Beauty therapist, 30, who gave grandmother police officer a black eye and injured two others in drink and drug-fuelled rampage says she is now down to two bottles of wine and cocaine at the weekend
- Sarah Fallows, 30, admitted to giving a policewoman a black eye last October
- The mother-of-one had been heavily drinking white wine and snorting cocaine
- Fallows also spat at and kicked two other officials during the drunken rampage
- The woman from Manchester avoided jail but was told to pay £250 in damages
Sarah Fallows, 30, punched a policewoman in the face, as well as spitting and kicking two other officials during a rampage last October
A beauty therapist gave a policewoman a black eye and left two officers injured during a white wine and cocaine-crazed rampage.
Sarah Fallows, 30, punched PC Helen Hallworth in the face, as well as spitting and kicking two other officials when they tried to calm her down during her drunken meltdown.
The other officers were left with cuts and grazes.
The mother-of-one, from Bramhall, near Stockport, Manchester, had been drinking heavily and snorting cocaine after a row with her boyfriend, during the incident on October 25 last year.
Fallows, whose five-year-old daughter lives with a relative, claimed she was suffering from borderline personality disorder.
The beauty therapist, admitted three charges of assaulting police and criminal damage to a pair of handcuffs at Stockport Magistrates Court, but she escaped jail because of her ‘personal difficulties.’
PC Hallworth, gave a statement, saying: ‘Her actions were unjustified. As a police officer you expect some people to be aggressive but this was too far. I don’t expect to have to go home to my four-year-old granddaughter and explain why her nanna has a black eye.’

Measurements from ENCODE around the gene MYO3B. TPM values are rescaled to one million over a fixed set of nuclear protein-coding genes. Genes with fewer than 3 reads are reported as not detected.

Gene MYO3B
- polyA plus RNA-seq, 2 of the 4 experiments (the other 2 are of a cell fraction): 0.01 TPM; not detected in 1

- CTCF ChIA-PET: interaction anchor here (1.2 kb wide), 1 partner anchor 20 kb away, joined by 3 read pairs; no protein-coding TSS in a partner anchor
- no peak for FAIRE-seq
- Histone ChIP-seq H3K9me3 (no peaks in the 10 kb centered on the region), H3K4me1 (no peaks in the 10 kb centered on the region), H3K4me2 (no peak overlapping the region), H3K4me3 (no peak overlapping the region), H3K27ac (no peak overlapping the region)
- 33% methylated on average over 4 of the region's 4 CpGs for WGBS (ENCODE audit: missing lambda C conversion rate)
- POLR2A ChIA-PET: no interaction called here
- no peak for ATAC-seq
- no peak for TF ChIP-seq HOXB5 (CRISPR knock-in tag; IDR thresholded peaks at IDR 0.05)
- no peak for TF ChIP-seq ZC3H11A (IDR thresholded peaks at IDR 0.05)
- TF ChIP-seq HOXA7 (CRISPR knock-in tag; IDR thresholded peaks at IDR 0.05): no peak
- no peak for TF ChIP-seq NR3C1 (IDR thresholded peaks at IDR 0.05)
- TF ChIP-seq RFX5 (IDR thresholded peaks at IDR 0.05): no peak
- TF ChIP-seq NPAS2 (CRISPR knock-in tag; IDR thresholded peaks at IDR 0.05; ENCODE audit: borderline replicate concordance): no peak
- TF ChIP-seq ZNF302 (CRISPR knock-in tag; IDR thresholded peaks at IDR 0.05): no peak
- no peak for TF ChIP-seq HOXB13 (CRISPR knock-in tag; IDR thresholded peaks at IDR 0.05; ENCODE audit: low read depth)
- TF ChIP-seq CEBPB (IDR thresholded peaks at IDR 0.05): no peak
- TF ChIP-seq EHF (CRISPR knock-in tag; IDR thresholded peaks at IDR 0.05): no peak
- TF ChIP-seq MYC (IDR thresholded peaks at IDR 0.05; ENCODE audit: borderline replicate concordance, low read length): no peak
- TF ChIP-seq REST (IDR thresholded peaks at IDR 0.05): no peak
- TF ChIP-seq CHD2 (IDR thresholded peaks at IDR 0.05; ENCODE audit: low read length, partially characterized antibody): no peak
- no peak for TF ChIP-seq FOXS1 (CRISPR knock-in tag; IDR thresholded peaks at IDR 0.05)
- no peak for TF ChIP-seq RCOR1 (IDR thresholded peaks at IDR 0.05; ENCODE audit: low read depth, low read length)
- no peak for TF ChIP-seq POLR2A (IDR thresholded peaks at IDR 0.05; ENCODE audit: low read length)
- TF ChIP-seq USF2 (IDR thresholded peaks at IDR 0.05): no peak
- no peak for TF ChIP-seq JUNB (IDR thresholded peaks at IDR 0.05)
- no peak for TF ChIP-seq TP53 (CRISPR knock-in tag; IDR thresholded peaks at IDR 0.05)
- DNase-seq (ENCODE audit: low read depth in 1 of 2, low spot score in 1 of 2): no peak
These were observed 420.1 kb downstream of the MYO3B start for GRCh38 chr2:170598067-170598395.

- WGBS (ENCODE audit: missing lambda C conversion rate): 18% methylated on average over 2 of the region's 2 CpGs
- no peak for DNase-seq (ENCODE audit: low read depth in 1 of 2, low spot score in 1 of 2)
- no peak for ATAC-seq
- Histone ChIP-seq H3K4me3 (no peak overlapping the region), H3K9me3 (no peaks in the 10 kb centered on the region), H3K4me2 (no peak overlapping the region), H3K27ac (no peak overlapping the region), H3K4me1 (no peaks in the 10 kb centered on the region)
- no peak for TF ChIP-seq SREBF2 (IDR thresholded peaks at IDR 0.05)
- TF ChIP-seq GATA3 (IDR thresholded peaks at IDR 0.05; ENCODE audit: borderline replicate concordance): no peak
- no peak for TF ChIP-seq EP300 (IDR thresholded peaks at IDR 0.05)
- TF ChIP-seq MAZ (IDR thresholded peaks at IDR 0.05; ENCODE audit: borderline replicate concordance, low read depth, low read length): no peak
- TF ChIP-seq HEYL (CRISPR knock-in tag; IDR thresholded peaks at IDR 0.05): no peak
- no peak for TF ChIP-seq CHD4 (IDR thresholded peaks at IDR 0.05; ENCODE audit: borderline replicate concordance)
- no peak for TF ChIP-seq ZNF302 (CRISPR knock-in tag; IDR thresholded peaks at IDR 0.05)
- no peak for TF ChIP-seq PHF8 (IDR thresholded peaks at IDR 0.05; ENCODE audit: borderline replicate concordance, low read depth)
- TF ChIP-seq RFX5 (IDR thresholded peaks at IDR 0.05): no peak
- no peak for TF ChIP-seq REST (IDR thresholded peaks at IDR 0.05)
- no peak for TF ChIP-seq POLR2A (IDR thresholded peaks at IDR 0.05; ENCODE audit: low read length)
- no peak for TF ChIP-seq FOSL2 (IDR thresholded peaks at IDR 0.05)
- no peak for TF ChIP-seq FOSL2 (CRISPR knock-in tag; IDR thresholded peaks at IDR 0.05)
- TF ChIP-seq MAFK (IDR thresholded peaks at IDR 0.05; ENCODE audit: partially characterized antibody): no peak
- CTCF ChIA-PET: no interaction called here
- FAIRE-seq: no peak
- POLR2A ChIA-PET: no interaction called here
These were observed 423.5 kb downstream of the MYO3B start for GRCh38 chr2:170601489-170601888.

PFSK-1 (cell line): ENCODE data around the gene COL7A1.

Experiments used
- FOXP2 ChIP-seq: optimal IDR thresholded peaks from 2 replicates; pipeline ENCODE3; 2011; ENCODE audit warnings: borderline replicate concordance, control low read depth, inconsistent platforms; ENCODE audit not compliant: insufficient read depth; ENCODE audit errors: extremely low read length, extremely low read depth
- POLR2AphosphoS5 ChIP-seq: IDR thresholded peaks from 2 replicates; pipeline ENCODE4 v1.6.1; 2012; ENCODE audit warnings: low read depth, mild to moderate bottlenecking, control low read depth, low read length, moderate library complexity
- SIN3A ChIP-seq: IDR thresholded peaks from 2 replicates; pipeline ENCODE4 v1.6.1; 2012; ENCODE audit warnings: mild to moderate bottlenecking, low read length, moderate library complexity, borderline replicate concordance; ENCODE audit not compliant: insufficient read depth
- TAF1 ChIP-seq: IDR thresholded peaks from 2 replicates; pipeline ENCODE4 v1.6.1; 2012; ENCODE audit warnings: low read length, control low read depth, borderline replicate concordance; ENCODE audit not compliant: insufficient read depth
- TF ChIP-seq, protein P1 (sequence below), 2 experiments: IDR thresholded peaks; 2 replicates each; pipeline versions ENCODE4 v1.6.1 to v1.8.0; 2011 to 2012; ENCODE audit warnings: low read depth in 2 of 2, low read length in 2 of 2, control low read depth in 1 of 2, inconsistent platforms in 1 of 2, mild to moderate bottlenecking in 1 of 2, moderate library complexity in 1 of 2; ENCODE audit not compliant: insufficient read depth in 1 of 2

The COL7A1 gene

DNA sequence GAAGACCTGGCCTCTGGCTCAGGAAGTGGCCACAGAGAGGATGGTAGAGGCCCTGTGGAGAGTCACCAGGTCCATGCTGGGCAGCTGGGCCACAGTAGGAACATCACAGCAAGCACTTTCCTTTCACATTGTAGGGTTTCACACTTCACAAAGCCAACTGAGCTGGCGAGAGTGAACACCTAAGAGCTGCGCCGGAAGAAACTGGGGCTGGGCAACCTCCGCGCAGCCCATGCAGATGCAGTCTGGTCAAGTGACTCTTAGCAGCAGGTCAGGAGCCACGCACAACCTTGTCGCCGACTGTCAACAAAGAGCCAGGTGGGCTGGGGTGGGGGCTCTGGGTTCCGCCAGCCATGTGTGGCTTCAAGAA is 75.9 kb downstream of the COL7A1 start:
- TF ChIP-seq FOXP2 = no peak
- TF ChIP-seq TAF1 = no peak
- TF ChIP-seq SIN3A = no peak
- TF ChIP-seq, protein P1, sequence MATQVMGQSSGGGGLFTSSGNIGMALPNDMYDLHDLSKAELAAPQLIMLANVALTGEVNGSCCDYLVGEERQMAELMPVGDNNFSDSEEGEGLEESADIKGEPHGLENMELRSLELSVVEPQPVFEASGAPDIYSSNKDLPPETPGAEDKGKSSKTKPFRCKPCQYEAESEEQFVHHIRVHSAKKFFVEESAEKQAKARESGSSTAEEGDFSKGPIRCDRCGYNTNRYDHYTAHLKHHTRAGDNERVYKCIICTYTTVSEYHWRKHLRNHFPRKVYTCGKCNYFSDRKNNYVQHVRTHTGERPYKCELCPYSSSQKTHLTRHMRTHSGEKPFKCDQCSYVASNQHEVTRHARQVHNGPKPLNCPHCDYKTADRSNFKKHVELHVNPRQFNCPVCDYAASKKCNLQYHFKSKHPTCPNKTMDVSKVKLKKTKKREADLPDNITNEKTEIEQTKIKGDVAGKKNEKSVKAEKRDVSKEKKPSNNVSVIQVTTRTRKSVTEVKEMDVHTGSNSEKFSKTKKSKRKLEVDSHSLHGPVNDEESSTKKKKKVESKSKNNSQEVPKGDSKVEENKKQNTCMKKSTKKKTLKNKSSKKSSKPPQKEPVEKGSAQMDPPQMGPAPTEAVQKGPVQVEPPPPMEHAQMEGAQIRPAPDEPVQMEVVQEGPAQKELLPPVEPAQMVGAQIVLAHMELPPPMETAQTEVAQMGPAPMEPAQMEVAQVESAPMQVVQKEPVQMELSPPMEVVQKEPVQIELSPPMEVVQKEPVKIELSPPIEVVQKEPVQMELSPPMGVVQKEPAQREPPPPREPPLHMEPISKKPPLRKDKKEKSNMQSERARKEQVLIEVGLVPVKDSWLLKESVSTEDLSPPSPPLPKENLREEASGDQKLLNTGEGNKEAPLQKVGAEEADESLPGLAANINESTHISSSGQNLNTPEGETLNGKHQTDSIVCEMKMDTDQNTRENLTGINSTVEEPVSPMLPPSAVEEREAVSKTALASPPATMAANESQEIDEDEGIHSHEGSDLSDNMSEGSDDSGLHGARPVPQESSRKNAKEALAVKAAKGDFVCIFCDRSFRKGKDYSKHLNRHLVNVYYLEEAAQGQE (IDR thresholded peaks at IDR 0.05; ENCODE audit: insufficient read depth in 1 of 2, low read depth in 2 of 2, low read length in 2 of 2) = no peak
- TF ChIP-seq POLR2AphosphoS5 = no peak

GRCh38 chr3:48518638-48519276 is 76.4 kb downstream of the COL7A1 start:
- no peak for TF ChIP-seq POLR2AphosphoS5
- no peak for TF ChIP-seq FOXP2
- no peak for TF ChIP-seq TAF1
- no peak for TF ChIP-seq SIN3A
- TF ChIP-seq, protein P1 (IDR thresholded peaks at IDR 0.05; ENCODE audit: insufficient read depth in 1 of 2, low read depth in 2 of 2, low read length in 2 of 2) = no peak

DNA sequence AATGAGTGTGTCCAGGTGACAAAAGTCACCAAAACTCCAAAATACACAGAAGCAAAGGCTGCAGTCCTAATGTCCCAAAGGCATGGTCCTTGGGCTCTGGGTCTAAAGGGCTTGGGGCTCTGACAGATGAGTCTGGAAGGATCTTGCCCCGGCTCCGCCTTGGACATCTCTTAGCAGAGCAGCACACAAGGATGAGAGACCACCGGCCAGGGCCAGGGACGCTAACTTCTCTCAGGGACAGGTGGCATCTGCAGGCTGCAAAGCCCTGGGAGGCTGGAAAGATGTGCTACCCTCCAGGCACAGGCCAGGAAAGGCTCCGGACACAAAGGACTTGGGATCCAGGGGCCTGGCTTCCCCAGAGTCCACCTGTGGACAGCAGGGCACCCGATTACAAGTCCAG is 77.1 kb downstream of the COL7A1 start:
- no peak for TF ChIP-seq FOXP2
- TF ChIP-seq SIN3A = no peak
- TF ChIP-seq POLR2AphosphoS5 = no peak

Although Fallows avoided jail, a judge ordered her to pay PC Hallworth £100 in compensation and pay the other officers, named only as PC Osbaldeston and PC Walton, £150 in damages between them.
Fallows admitted three charges of assaulting police and criminal damage to a pair of handcuffs at Stockport Magistrates Court, but she escaped jail due to her ‘personal difficulties’
Fallows, whose five-year-old daughter lives with a relative, claimed she was suffering from borderline personality disorder during the incident on October 25 last year
During the hearing Fallows wiped away tears as she insisted she had now cut down her drinking – to two bottles of wine a weekend. She also promised she had given up cocaine.
Officers were called to the home of Fallows’ mother Diane in the Edgeley area around 6pm on the night of the incident.
Prosecutor Eileen Rogers said: ‘The officers attended included PC Walton and PC Osbaldeston and were met by Diane Fallows who was worried her daughter appeared to be having a mental health problem, potentially caused by abusing alcohol.
‘While talking to Diane, an unidentified member of the public said that they had seen Miss Fallows running into the road near the park and believed she posed a danger to herself.
‘Officers tried to detain her, and during that time, she spat at, punched and kicked PC Walton and PC Obaldeston.